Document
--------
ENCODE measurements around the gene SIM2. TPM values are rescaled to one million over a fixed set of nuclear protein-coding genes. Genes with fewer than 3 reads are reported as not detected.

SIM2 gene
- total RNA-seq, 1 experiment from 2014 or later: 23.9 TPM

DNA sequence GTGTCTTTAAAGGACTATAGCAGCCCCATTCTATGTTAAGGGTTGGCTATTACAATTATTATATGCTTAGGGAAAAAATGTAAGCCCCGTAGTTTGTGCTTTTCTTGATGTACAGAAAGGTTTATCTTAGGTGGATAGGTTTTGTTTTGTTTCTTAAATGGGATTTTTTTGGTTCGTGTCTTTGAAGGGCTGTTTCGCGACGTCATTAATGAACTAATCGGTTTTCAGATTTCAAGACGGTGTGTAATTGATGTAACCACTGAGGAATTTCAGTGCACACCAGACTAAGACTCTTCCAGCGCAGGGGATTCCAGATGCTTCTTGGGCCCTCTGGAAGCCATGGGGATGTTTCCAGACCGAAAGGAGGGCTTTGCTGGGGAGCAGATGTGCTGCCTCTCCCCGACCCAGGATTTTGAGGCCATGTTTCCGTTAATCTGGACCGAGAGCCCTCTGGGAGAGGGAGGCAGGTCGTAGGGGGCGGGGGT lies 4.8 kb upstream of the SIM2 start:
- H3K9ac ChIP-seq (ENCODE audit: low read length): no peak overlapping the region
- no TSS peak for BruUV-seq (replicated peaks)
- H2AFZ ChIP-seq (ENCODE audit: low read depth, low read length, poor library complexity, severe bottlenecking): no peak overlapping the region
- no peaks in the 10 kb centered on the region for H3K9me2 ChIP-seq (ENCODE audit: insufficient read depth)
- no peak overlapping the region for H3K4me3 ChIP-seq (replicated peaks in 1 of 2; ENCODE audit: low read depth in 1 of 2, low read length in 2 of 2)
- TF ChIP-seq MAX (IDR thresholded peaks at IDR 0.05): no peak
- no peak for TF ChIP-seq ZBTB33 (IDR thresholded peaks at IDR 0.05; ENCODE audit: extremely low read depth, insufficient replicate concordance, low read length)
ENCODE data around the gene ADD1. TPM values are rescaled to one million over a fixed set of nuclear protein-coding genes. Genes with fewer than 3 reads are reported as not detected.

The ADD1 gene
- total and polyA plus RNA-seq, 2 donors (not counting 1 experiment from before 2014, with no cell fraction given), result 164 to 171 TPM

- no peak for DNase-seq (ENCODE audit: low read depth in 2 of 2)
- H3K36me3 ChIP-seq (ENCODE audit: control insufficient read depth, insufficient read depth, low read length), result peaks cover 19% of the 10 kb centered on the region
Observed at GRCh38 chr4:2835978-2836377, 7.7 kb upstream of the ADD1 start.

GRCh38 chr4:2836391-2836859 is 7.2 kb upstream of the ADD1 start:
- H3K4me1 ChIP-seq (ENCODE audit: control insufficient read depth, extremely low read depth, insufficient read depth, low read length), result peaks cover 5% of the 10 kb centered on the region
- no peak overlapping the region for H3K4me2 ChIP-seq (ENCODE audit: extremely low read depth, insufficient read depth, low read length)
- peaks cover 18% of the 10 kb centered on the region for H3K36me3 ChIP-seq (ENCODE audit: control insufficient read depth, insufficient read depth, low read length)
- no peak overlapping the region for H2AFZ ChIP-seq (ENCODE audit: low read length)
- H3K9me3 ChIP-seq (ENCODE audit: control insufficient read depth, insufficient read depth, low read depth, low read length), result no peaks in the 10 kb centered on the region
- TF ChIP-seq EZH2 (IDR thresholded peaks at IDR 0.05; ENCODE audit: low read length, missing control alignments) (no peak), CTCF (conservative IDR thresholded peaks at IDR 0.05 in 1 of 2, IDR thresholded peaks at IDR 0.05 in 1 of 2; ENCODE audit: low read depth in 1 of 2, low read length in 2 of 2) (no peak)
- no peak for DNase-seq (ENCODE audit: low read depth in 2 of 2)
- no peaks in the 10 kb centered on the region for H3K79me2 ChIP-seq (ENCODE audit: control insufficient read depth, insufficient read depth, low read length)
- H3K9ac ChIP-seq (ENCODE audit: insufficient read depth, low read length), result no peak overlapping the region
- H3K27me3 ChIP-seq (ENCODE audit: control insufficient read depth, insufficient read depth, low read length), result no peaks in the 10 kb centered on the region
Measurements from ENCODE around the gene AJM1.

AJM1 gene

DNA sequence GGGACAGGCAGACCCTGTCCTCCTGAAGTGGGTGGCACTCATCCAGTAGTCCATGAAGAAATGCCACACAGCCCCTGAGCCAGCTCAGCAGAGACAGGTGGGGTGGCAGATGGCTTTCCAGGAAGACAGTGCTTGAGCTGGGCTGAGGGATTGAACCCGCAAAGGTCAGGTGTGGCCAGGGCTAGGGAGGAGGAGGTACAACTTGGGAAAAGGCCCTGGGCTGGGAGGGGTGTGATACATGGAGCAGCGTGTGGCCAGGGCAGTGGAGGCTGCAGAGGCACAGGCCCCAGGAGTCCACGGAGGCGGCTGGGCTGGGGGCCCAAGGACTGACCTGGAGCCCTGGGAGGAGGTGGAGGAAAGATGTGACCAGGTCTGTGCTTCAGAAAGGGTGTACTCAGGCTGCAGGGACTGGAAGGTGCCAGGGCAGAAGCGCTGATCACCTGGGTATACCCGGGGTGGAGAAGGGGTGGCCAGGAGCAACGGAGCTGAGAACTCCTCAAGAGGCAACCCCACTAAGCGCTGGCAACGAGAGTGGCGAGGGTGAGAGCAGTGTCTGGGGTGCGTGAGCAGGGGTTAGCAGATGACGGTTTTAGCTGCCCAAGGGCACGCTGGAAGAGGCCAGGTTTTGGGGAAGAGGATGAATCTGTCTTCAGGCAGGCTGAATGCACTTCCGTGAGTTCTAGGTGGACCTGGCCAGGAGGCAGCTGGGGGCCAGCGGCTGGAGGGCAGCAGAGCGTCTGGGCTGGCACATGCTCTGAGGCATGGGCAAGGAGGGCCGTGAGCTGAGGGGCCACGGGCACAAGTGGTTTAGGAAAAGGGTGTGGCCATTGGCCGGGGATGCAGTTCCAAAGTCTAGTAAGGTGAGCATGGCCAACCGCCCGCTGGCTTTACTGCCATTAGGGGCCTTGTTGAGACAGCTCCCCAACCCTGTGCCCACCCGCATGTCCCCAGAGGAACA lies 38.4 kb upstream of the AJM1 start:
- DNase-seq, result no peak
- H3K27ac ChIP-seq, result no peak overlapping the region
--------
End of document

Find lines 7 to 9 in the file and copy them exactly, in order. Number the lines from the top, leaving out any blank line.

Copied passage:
- H2AFZ ChIP-seq (ENCODE audit: low read depth, low read length, poor library complexity, severe bottlenecking): no peak overlapping the region
- no peaks in the 10 kb centered on the region for H3K9me2 ChIP-seq (ENCODE audit: insufficient read depth)
- no peak overlapping the region for H3K4me3 ChIP-seq (replicated peaks in 1 of 2; ENCODE audit: low read depth in 1 of 2, low read length in 2 of 2)